There's a succinct phrase floating around the Internet that goes, "If you're not paying for it, you're the product." This is how Google, Facebook, and other such services operate. You're offered these services not because of the philanthropic tendencies of these companies but rather because you have something of value that they want--your personal information. This information gets churned with the information of countless other individuals and sold to advertisers, who use it to find ways to more efficiently market their stuff. This includes targeting individuals for particular products.
In order for this scheme to work, these forces must collect as much information about you as possible. And, in the case of Facebook, this means making it difficult for you to prevent that information from being shared. Time and again the company changes its policy settings--sometimes without your knowledge--so that more of your information is made available. If you're aware of these changes you can attempt to change them back to more restrictive settings, but it's not often easy to do that, as the settings are designed to be confusing. Additionally, most people either aren't savvy enough to understand the implications of their inaction or are too busy to bother.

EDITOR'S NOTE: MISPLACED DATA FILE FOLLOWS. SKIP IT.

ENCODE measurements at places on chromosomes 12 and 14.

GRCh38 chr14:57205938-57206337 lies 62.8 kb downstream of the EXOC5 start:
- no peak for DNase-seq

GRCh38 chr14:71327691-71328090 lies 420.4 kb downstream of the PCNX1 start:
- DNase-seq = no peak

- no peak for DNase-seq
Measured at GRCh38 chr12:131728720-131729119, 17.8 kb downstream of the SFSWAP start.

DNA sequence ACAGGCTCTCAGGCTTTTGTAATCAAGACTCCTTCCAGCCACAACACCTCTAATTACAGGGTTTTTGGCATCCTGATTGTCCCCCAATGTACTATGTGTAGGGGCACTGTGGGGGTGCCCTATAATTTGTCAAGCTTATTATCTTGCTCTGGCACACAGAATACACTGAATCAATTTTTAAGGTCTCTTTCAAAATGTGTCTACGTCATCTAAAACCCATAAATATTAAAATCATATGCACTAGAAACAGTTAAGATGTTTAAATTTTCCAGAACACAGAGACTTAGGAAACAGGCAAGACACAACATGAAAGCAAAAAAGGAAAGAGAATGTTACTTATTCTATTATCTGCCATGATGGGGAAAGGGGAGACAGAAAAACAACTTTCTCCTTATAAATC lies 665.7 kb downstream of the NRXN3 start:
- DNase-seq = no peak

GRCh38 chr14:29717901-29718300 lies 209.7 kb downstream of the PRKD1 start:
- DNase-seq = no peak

The company has made a habit of stepping too far over the privacy line, backing off when enough voices are raised, waiting for things to cool down, and then testing the waters again. These are not the acts of a company that values privacy but rather one that continues to push the limits of what its users and the law will allow.
Given this, do I really trust Facebook to be Simon Pure in regard to promoting music? Of course not. Nor does this do much for my faith in Spotify.
But it does make me think that Apple now has a significant opportunity.
Where Apple fits
As I said in last week's piece, Apple has shown no signs of wanting to get into the subscription music business. The $25-a-year iTunes Match music service will allow you to wirelessly download music you own that can be found at the iTunes Store as well as upload music that isn't in the iTunes Store, but there's no option for streaming or downloading music you don't own, as you can with Spotify, Rhapsody, Napster, Rdio, and Mog.
Suppose this streaming thing catches on--that Facebook demonstrates that people do like to swap playlists and immediately play and collect music recommended by their friends. How could Apple respond?